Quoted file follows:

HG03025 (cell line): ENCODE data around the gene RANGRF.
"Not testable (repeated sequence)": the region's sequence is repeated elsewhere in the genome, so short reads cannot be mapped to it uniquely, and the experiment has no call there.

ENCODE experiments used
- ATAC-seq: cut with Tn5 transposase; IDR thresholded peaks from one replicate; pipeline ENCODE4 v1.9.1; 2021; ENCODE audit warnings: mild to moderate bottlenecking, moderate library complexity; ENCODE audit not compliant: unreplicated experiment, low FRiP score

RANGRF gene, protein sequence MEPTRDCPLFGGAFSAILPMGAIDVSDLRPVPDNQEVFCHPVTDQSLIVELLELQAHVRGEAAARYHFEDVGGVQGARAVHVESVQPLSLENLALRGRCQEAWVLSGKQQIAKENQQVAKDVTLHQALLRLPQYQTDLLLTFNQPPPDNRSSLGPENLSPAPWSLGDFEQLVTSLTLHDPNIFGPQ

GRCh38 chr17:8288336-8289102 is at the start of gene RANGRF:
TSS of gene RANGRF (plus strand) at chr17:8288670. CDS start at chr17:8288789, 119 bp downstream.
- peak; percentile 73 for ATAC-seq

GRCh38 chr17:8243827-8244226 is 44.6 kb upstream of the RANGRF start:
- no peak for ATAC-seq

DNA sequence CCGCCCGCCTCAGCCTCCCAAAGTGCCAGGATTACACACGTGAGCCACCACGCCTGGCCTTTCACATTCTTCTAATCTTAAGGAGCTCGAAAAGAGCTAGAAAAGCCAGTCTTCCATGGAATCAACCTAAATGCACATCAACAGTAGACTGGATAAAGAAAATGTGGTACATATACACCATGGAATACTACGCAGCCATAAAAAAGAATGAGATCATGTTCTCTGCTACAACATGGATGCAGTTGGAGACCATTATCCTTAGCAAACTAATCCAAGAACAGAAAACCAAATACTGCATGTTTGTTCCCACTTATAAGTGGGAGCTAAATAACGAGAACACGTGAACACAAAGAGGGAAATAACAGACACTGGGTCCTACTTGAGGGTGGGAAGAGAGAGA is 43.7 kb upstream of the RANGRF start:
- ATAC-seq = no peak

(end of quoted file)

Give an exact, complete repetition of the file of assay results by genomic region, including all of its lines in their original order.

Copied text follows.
HG03025 (cell line): ENCODE data around the gene RANGRF.
"Not testable (repeated sequence)": the region's sequence is repeated elsewhere in the genome, so short reads cannot be mapped to it uniquely, and the experiment has no call there.

ENCODE experiments used
- ATAC-seq: cut with Tn5 transposase; IDR thresholded peaks from one replicate; pipeline ENCODE4 v1.9.1; 2021; ENCODE audit warnings: mild to moderate bottlenecking, moderate library complexity; ENCODE audit not compliant: unreplicated experiment, low FRiP score

RANGRF gene, protein sequence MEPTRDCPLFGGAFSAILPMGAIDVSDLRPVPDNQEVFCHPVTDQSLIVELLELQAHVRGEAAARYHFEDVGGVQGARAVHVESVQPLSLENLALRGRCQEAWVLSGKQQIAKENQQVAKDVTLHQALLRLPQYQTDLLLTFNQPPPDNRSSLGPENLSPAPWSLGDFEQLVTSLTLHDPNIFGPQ

GRCh38 chr17:8288336-8289102 is at the start of gene RANGRF:
TSS of gene RANGRF (plus strand) at chr17:8288670. CDS start at chr17:8288789, 119 bp downstream.
- peak; percentile 73 for ATAC-seq

GRCh38 chr17:8243827-8244226 is 44.6 kb upstream of the RANGRF start:
- no peak for ATAC-seq

DNA sequence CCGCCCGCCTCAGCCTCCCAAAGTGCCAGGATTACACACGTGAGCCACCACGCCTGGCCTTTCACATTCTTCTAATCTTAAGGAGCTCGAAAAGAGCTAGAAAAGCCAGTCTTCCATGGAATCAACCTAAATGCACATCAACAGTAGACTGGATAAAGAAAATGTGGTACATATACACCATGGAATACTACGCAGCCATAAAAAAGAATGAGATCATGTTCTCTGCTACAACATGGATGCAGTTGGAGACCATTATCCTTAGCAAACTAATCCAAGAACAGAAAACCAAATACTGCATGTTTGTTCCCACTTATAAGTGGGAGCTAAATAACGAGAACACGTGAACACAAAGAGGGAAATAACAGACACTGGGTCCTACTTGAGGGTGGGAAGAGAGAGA is 43.7 kb upstream of the RANGRF start:
- ATAC-seq = no peak